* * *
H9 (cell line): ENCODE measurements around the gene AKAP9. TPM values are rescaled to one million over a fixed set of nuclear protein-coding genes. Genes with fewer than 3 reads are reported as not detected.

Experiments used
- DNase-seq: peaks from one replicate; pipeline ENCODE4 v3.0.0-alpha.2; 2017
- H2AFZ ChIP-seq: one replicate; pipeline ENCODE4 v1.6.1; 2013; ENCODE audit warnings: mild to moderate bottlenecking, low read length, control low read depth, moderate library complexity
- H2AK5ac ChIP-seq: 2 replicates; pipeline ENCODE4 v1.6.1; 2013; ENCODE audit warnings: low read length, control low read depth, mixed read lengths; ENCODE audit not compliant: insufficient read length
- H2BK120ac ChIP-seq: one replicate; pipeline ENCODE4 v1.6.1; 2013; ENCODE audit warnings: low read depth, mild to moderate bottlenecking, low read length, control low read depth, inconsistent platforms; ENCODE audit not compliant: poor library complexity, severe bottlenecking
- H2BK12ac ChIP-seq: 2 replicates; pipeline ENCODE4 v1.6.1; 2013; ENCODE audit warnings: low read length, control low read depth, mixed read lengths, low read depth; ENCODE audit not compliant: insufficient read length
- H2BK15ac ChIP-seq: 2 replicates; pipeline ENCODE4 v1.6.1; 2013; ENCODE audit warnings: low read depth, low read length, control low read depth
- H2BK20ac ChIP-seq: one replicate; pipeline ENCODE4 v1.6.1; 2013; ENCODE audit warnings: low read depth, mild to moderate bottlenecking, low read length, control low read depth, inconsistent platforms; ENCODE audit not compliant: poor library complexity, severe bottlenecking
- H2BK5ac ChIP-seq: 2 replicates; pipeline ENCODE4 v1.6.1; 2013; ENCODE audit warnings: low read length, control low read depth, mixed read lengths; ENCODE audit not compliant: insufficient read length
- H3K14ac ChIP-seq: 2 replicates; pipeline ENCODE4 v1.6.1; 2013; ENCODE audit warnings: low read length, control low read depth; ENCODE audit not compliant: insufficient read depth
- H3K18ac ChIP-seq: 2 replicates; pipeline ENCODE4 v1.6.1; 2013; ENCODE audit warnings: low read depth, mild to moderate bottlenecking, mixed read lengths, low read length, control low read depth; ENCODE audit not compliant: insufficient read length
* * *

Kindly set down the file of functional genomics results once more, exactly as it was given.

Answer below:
H9 (cell line): ENCODE measurements around the gene AKAP9. TPM values are rescaled to one million over a fixed set of nuclear protein-coding genes. Genes with fewer than 3 reads are reported as not detected.

Experiments used
- DNase-seq: peaks from one replicate; pipeline ENCODE4 v3.0.0-alpha.2; 2017
- H2AFZ ChIP-seq: one replicate; pipeline ENCODE4 v1.6.1; 2013; ENCODE audit warnings: mild to moderate bottlenecking, low read length, control low read depth, moderate library complexity
- H2AK5ac ChIP-seq: 2 replicates; pipeline ENCODE4 v1.6.1; 2013; ENCODE audit warnings: low read length, control low read depth, mixed read lengths; ENCODE audit not compliant: insufficient read length
- H2BK120ac ChIP-seq: one replicate; pipeline ENCODE4 v1.6.1; 2013; ENCODE audit warnings: low read depth, mild to moderate bottlenecking, low read length, control low read depth, inconsistent platforms; ENCODE audit not compliant: poor library complexity, severe bottlenecking
- H2BK12ac ChIP-seq: 2 replicates; pipeline ENCODE4 v1.6.1; 2013; ENCODE audit warnings: low read length, control low read depth, mixed read lengths, low read depth; ENCODE audit not compliant: insufficient read length
- H2BK15ac ChIP-seq: 2 replicates; pipeline ENCODE4 v1.6.1; 2013; ENCODE audit warnings: low read depth, low read length, control low read depth
- H2BK20ac ChIP-seq: one replicate; pipeline ENCODE4 v1.6.1; 2013; ENCODE audit warnings: low read depth, mild to moderate bottlenecking, low read length, control low read depth, inconsistent platforms; ENCODE audit not compliant: poor library complexity, severe bottlenecking
- H2BK5ac ChIP-seq: 2 replicates; pipeline ENCODE4 v1.6.1; 2013; ENCODE audit warnings: low read length, control low read depth, mixed read lengths; ENCODE audit not compliant: insufficient read length
- H3K14ac ChIP-seq: 2 replicates; pipeline ENCODE4 v1.6.1; 2013; ENCODE audit warnings: low read length, control low read depth; ENCODE audit not compliant: insufficient read depth
- H3K18ac ChIP-seq: 2 replicates; pipeline ENCODE4 v1.6.1; 2013; ENCODE audit warnings: low read depth, mild to moderate bottlenecking, mixed read lengths, low read length, control low read depth; ENCODE audit not compliant: insufficient read length